Reader, you know: I'm devoted to discovering what I already know.1 I'm held to this profoundly confounding engagement with 'parts of self.' I wreck on my own shore, especially when I encounter sides of me I've all but disavowed. In fact, it's not just the well-mannered performer part of self that relishes attention, that bottomless locus of power and control. It's also the bossy parts, the commandeering parts, the parts that suffer no compromise when it comes to the execution of a vision. These parts feel even more self-absorbed than my ego, if that were possible. They’re coming online more quickly than I’d imagined. They sense nurturance at the surface. Ravenous, they are not to be managed, but fed.
I worry about my work. I scrutinize my motivations for investing in such categories as selfhood, relationality, and (scariest of all) spirituality. Often, I ask myself whether I'm really just a cult leader seeking a following. But the work offers a test, and I accept it, this trial of its integrity. I've been inviting these scary self-parts into conversation. They've demanded I actually face them - that I learn something about cults, specifically, and the vagaries of 'belief' and 'doctrine' more broadly. My work on ritual and folklore plunges into shadow, and therein finds a new vitality. I am, for the first time in my life, able to reclaim a major space of personal disavowal: religion reveals itself as a core aspect of my practice.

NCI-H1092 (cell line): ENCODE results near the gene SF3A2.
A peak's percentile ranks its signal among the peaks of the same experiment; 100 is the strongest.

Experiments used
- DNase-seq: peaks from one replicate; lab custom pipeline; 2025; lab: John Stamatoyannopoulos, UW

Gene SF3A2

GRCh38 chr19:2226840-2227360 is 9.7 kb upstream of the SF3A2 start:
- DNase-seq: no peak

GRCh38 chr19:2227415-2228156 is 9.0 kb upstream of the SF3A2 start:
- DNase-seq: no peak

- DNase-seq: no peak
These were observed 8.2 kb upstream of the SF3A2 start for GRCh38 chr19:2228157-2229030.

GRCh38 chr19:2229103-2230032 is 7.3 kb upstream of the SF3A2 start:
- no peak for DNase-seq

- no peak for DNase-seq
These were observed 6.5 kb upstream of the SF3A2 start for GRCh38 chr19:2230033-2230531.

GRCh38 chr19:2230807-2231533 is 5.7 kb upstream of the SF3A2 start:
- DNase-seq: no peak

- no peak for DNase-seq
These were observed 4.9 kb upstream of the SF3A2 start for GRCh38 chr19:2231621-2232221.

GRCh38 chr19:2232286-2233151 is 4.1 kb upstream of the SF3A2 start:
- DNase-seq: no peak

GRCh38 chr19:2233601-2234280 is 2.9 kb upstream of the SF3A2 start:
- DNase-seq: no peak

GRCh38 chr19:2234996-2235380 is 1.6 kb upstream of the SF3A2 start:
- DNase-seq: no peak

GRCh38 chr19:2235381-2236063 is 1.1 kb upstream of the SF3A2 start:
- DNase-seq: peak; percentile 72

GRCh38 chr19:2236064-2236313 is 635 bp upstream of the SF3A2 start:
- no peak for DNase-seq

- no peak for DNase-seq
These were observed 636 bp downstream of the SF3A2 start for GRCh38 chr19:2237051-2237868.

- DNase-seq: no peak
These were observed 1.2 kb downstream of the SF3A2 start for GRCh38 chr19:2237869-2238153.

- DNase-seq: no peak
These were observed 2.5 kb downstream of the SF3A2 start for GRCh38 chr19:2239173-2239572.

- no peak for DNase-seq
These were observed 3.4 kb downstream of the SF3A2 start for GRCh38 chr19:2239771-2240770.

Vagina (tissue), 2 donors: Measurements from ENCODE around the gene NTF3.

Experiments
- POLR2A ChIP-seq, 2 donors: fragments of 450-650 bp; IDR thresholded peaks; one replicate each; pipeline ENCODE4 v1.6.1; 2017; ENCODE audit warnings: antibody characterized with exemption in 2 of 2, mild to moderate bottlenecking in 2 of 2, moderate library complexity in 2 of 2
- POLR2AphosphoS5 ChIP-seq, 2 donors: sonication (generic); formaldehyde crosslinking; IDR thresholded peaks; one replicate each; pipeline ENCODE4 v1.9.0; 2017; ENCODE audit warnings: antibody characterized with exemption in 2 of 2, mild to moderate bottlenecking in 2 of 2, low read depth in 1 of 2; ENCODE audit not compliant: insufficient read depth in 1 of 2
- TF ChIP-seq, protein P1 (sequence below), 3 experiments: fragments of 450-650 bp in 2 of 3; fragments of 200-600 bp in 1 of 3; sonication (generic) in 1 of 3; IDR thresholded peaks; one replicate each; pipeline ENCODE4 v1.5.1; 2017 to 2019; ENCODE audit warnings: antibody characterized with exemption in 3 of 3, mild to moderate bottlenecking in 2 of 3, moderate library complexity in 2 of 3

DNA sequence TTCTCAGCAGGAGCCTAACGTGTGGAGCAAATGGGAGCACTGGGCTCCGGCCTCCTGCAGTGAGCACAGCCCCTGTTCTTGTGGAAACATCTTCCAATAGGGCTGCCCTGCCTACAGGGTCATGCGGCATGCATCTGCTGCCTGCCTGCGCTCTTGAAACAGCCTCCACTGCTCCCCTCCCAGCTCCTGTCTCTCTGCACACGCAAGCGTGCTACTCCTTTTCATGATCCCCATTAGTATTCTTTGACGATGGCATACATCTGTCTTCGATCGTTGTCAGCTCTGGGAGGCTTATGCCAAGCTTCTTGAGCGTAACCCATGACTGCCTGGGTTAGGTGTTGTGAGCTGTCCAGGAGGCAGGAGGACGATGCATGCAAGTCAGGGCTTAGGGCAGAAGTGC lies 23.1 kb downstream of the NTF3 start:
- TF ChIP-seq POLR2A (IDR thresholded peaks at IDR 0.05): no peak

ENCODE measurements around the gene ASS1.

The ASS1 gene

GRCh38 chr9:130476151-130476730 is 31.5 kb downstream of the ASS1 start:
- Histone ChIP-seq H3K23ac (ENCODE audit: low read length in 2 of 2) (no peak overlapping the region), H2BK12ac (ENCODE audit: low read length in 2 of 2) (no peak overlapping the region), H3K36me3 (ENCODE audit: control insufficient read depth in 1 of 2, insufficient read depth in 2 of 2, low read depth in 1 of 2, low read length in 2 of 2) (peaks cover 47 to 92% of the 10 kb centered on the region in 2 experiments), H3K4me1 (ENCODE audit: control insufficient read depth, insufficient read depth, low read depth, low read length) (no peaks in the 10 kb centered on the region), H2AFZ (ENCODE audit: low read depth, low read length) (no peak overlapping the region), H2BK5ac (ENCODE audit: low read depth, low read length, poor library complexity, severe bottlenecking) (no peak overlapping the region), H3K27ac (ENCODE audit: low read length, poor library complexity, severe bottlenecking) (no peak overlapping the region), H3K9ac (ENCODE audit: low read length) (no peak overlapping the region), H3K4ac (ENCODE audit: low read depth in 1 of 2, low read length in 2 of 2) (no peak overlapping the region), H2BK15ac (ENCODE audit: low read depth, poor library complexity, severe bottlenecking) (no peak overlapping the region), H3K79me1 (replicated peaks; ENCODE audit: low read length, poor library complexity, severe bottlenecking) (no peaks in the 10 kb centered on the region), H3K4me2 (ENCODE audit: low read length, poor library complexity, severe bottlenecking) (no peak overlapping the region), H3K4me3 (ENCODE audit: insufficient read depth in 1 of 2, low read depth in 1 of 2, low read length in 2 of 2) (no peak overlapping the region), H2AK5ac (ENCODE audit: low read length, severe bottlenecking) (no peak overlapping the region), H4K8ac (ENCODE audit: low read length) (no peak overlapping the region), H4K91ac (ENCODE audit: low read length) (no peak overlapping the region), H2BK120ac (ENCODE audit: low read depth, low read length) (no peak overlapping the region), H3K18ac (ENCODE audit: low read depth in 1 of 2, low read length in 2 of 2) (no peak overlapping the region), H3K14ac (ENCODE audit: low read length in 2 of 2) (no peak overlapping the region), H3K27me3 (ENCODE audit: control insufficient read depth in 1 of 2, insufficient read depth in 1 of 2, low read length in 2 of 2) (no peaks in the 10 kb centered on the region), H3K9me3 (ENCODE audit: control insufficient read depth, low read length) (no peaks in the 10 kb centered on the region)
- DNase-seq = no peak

What does that mean? The word "religion" rings with this question. It's a wedge splitting many relations. It asks to be moved with or away-from, embraced or disavowed. And Lord knows, what we need — what we have, as the languaging of Enlightenment fully implodes — is movement. What stirs in the ruins of these forms (and their appellations)? We must each answer the question for ourselves, if we hope to know together, beyond coercion. I want to move with the notion of religion-beyond-belief, a notion recent religious studies scholars and anthropologists describe as religioning.2 At root, this both is and isn't about the patterns of meaning-making called ritual, myth, culture. What they, what I seek to learn, lay in the doing.
We can organize movement in time and space without even trying. As YARD SHOW reminds me, I've spent a year sketching fanciful registrations of what's present. Returning to them, they make shockingly handy maps, not least because they can never explain away the territory. I'm excited to pursue my practice as an exploration of religioning, even as I bring a new frame to this year's work. As time unfolds, I hope to speak more clearly about these things, so that the work can find ever greater alignment in the world. This, after all, is what religioning does for me: it asks how we can move together, even if separately. Out here, we're surrounded. May we live into it all, even when the light dims.
Visit my website to learn more about YARD SHOW, and to browse the accompanying capsule collection. Until soon, be well!
I borrow this formulation from JJ Valberg’s Dream, Death, and the Self, which describes philosophical inquiry in these reflexive terms. Valberg’s thinking about the “personal horizon” is informing my interest in religioning in many exciting ways…!
Malory Nye’s “Religion is Religioning?” is a wonderfully informative introduction to this notion.